Differences in political ideologies never seemed to bother me–that is, until Trump assumed office.
His election was rather monumental in bringing to the forefront politics in the US really is and how elusive “common ground” is. With self-constructed echo chambers enveloping everything from our social media habits to our news consumption patterns to our friendships, it seems harder than ever to take a genuine interest in what the other side has to say.
For the first time ever, I caught myself seriously questioning my relationships with some on Facebook who seemed to share Trump’s ideology and condone his behaviour. I remember feeling a sense of shock that there were people I personally knew who supported him in his campaign for President of the United States.
I strongly support expanding our echo chambers to hear divergent voices and challenge pre-existing conceptions, but I stick to one main principle in the process. I readily welcome opposing views when it comes to fiscal policy or political ideology, as long as we can agree on certain fundamental principles that respect people’s dignity and rights. This seems like an effective principle on paper, but unfortunately, it doesn’t translate easily into reality when it comes to friends and acquaintances.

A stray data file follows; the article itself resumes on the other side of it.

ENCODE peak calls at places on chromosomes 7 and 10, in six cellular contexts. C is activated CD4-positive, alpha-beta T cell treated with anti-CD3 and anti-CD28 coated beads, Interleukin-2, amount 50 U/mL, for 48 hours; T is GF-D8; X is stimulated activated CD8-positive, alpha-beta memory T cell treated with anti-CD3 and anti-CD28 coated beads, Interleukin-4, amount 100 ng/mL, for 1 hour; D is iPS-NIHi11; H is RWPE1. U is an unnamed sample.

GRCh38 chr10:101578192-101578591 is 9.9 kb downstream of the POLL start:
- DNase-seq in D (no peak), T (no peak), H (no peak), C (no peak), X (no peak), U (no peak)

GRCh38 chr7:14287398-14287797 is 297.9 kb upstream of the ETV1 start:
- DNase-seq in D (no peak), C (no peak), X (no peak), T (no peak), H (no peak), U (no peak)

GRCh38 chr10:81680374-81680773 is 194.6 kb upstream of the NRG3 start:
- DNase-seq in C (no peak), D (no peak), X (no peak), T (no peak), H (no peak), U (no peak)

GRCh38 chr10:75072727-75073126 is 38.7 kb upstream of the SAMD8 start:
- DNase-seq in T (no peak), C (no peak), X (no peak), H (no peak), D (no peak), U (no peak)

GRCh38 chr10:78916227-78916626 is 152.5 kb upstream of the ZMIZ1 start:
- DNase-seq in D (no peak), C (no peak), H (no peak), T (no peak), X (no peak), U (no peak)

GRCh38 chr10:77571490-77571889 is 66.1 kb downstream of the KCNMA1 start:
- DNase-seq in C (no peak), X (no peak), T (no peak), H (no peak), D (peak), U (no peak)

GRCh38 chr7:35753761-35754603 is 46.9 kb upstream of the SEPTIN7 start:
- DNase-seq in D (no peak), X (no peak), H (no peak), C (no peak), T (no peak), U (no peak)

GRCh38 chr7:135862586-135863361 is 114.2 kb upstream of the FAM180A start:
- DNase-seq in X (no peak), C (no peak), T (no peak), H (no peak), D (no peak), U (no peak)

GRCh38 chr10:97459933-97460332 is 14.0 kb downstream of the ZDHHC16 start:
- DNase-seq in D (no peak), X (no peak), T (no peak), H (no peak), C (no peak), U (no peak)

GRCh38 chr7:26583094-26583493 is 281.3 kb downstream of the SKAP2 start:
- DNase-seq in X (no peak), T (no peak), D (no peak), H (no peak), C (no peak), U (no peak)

For instance, a friend and I may both value respect and agency for women, but religious backgrounds may make abortion a point of contention. Political ideology is a tenuous, umbrella term that can be difficult to unravel.
At the end of the day, I can understand how a person’s upbringing may have shaped their views when it comes to race, gender, sexuality, disability, or any other identity as it relates to politics and rights, but the minute the conversation shifts to dehumanizing a particular group, I find myself tuning out. We can sit here and argue over how racism should be addressed or why Black Lives Matter is important, but I see no reason to entertain arguments that justify the taking of Black lives or the exercise of power over vulnerable groups. I want to expand my bubble and burst my echo chamber, but not at the risk of sacrificing the core values I stand for.
There is a common saying that you are the average of the five people you spend the most time with. The five people on my list are all incredible human beings, and I could not be more proud to be associated with them. The people I consider to be close friends consistently share values of respect and humanity, no matter their political ideologies. Where differences in political ideologies have burned bridges, it is only because we no longer shared a common sense of humanity, which I have come to appreciate as a painful, but justified loss.
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